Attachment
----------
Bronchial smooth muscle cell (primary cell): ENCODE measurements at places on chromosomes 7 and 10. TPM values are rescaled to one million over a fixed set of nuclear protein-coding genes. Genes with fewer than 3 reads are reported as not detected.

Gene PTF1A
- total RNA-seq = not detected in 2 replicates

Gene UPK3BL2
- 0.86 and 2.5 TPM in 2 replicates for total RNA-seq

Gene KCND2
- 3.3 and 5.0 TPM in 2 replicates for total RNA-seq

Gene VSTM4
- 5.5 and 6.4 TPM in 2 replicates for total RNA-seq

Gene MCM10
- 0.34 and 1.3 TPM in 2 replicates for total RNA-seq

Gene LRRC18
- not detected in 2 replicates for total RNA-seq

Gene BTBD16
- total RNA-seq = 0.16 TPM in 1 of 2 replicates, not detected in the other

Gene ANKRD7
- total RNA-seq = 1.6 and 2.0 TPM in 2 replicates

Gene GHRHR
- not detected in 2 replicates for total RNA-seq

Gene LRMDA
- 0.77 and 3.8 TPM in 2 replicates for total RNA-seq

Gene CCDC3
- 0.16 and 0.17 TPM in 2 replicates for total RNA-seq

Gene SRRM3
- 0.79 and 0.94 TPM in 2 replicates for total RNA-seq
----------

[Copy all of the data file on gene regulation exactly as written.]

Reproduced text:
Bronchial smooth muscle cell (primary cell): ENCODE measurements at places on chromosomes 7 and 10. TPM values are rescaled to one million over a fixed set of nuclear protein-coding genes. Genes with fewer than 3 reads are reported as not detected.

Gene PTF1A
- total RNA-seq = not detected in 2 replicates

Gene UPK3BL2
- 0.86 and 2.5 TPM in 2 replicates for total RNA-seq

Gene KCND2
- 3.3 and 5.0 TPM in 2 replicates for total RNA-seq

Gene VSTM4
- 5.5 and 6.4 TPM in 2 replicates for total RNA-seq

Gene MCM10
- 0.34 and 1.3 TPM in 2 replicates for total RNA-seq

Gene LRRC18
- not detected in 2 replicates for total RNA-seq

Gene BTBD16
- total RNA-seq = 0.16 TPM in 1 of 2 replicates, not detected in the other

Gene ANKRD7
- total RNA-seq = 1.6 and 2.0 TPM in 2 replicates

Gene GHRHR
- not detected in 2 replicates for total RNA-seq

Gene LRMDA
- 0.77 and 3.8 TPM in 2 replicates for total RNA-seq

Gene CCDC3
- 0.16 and 0.17 TPM in 2 replicates for total RNA-seq

Gene SRRM3
- 0.79 and 0.94 TPM in 2 replicates for total RNA-seq